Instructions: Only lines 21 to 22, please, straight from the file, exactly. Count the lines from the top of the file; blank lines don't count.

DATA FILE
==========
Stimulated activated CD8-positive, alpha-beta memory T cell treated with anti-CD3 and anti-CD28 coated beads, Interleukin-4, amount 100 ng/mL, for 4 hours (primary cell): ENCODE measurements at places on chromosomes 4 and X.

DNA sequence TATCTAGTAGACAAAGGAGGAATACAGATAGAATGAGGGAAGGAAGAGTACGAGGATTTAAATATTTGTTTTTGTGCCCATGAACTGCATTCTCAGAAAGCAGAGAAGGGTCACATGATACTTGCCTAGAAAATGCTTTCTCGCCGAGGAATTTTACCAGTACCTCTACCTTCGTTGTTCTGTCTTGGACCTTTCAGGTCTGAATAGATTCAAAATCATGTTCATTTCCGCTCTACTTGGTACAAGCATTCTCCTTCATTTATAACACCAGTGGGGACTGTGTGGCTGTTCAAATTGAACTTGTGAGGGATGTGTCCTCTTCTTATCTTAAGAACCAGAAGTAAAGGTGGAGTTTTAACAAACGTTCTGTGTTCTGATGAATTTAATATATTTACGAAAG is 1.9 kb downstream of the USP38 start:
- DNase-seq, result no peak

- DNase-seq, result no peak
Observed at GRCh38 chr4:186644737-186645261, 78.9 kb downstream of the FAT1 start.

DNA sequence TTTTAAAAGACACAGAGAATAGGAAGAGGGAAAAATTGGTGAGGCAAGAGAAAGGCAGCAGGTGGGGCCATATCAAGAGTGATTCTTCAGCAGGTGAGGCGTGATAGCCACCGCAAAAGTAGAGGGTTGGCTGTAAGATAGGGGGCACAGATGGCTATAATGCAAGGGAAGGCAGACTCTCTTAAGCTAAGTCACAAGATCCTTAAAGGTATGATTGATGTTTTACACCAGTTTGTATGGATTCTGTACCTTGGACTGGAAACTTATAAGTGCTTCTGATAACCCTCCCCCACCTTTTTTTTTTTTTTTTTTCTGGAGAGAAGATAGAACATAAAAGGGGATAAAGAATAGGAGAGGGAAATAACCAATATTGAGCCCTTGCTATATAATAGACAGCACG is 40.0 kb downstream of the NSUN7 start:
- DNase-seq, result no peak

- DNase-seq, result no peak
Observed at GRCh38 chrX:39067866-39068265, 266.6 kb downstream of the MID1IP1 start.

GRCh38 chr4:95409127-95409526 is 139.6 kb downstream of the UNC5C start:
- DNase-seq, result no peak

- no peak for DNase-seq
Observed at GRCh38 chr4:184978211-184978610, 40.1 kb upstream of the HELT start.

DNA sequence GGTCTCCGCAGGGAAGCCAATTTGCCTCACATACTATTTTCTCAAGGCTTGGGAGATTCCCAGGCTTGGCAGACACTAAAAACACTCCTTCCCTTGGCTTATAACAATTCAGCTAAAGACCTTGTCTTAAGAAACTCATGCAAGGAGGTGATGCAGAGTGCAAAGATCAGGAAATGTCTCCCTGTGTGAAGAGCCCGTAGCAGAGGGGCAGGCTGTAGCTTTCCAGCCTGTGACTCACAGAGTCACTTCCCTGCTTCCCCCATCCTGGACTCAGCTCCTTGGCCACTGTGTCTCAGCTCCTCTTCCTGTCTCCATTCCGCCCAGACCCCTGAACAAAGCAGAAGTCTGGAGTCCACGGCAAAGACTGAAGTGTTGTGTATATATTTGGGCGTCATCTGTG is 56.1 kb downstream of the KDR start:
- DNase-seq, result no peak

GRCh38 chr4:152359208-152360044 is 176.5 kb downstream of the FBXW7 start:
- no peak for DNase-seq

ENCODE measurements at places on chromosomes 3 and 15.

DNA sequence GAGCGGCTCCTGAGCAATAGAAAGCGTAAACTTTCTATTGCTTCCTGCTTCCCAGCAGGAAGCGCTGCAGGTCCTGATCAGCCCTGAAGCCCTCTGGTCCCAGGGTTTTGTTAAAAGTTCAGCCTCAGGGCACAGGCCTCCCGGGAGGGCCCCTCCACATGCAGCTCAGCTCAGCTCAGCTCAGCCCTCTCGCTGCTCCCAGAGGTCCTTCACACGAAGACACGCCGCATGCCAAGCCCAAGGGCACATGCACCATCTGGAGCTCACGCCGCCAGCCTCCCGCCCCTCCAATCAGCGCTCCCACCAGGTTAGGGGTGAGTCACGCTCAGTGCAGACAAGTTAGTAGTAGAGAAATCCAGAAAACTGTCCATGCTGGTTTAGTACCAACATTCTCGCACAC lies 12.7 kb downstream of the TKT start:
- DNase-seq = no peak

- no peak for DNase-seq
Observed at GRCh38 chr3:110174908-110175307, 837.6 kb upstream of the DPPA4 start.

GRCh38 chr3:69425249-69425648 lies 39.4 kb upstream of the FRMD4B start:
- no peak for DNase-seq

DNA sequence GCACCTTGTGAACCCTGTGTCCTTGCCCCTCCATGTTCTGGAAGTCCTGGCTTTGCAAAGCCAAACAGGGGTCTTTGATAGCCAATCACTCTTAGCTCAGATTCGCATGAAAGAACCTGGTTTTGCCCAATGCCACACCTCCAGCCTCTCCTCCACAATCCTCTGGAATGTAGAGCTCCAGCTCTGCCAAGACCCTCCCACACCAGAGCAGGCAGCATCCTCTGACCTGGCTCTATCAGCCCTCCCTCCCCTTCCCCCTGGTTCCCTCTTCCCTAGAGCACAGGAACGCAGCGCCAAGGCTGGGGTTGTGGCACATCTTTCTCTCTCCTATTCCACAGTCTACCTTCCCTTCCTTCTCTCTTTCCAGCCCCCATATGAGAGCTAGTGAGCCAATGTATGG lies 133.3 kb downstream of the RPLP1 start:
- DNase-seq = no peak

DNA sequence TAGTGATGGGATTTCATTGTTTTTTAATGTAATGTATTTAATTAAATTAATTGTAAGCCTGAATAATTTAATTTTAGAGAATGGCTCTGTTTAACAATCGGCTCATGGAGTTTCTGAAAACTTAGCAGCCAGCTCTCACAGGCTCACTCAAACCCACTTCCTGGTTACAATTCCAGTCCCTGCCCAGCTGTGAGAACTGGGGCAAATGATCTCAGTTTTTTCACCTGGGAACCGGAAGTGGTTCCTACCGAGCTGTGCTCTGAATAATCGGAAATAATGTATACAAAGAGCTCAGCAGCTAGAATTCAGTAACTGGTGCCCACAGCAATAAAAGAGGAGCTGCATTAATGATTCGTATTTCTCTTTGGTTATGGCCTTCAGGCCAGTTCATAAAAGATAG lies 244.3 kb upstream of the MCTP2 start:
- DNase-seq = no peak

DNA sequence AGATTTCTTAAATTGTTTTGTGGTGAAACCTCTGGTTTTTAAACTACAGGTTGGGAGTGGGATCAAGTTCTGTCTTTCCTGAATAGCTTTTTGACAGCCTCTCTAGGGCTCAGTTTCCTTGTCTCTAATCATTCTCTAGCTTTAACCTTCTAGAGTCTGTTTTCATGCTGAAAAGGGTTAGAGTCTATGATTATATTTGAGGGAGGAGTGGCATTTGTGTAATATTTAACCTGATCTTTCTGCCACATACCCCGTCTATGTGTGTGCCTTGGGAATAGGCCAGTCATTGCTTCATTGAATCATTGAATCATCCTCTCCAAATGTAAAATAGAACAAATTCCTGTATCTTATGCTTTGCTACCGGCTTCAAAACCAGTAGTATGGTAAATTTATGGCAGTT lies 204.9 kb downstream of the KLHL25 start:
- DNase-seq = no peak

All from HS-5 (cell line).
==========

- no peak for DNase-seq
Observed at GRCh38 chr3:110174908-110175307, 837.6 kb upstream of the DPPA4 start.